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Innovate like a startup
Corporate organizations are pretty good at ‘small’ innovations based on their existing products, technologies, or markets. X detergent, now with revolutionary stain remover! Large companies are less intense at taking entirely new paths, leading to pioneering proposals and new customer groups. Why is that? And are there ways that companies can strengthen their innovative power?
I’ve always been personally surprised that a food giant like Ahold Delhaize didn’t introduce a meal box subscription much earlier. They left the development of this proposal ten years ago. Holafresco, a Berlin startup, become a global player.
I’d say Ahold had all the cards to beat HelloFresh. Knowledge, distribution, customers, and cash. Of course, it may be that Ahold deliberately lets the food box segment of the market run. However, something else may have happened, and this case also illustrates the lack of innovative capacity of Ahold and similar corporate companies.
Balance between ‘core’ and ‘future growth.’
In her new book, ‘The 10x Growth Machine’ (aff.), Start-up and innovation expert Misha de Sterke paints a picture of what can go wrong when corporate companies start to innovate, or worse: when they don’t, they do. In essence, there are three areas in which companies can focus their innovation.
Optimizing the core: limited adjustments to existing proposals within existing markets.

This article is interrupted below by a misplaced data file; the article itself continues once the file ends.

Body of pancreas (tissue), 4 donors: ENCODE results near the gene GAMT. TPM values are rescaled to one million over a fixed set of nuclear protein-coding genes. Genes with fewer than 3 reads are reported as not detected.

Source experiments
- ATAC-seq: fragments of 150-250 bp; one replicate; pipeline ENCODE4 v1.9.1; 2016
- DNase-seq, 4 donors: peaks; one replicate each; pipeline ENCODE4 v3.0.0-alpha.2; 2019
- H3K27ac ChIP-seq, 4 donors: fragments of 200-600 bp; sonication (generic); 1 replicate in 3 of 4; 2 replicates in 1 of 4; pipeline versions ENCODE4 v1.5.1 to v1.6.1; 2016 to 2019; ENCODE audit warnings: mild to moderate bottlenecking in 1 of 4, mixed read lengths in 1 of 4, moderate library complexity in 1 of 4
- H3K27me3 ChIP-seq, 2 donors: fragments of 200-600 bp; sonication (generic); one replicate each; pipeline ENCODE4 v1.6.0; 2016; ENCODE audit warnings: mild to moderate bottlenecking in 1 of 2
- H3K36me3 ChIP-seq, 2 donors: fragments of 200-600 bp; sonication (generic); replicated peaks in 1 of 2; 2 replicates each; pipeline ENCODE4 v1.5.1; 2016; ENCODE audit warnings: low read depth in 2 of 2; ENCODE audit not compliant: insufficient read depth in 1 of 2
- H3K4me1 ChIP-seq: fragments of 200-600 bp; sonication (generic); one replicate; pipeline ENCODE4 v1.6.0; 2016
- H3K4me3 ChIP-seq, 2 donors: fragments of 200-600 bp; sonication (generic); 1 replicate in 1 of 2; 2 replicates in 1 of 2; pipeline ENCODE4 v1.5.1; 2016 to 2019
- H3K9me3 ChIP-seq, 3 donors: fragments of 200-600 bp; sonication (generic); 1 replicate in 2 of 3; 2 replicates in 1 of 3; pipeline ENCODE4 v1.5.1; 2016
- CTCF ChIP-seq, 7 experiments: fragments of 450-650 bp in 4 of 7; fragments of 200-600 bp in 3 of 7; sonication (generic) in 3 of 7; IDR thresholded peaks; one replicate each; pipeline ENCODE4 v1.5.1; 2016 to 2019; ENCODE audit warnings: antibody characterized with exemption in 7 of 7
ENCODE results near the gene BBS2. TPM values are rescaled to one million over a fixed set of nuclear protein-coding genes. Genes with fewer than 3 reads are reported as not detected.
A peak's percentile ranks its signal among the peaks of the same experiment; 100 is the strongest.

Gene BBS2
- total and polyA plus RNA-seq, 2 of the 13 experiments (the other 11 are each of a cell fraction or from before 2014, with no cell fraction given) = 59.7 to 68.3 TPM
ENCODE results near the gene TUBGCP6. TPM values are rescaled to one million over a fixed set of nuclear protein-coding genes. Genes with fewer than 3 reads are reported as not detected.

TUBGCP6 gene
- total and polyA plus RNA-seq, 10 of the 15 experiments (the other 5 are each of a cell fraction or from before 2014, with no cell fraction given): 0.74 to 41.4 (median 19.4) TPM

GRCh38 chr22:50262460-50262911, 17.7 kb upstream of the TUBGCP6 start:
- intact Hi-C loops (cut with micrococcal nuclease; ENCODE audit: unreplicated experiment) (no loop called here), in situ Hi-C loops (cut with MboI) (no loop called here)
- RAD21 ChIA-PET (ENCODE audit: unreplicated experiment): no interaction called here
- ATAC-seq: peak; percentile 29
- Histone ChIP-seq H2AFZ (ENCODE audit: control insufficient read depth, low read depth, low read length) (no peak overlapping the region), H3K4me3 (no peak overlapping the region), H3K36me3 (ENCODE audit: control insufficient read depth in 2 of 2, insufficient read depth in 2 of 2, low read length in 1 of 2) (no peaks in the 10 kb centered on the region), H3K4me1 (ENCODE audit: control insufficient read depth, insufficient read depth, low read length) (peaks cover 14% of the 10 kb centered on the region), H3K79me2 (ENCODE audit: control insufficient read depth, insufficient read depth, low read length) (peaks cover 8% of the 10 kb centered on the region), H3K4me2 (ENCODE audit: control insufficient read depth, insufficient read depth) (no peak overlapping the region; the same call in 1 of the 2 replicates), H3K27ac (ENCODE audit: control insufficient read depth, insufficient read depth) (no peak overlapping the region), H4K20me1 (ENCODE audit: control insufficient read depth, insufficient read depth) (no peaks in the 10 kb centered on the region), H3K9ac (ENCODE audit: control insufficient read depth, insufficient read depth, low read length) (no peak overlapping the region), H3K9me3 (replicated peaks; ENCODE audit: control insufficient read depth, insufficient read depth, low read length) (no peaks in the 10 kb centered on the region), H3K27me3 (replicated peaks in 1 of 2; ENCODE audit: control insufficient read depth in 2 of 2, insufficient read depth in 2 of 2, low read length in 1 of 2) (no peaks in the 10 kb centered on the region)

Renew the nucleus: adjusted or new proposals within existing markets.
Future growth: completely new proposals, within new markets.
All three variants are essential, which means that the right balance must be struck, with due attention to disruptive innovations that can ensure future growth.
Recent history shows that finding the right balance does not always work well, Kraft Heinz En. Since the merger between Kraft Foods Group and HJ Heinz Company, the new Kraft Heinz Company has focused too unilaterally on cost savings since 2015 and has forgotten to develop new products and markets. The consequence of this short-term strategy: record losses and a low share price.
In addition to the wrong strategic choices, there are also other reasons for the failure of corporate companies’ innovation. Perhaps the biggest problem where large companies can fail is that the innovation team does not receive enough attention, resources, budget, and appreciation from the central business organization. In itself, the skepticism of the existing organization is not so strange. After all, the current business is now making money, while it remains to see which innovation projects will be profitable.
In The 10x Growth Machine, De Sterke describes a model with which companies can find the right balance between their core business and innovative projects.
What is immediately striking about De Stoke’s model is that, although the ‘cultivation machine’ of innovation gets built into the existing organization, it can also function autonomously in a sense. The growth machine is responsible within the organization for initiating, validating, and expanding innovative initiatives. They can incorporate successful projects into the existing business or continued independently (lengthen)
How do corporations innovate as a new company?
These are the five essential innovation lessons from The 10x Growth Machine book.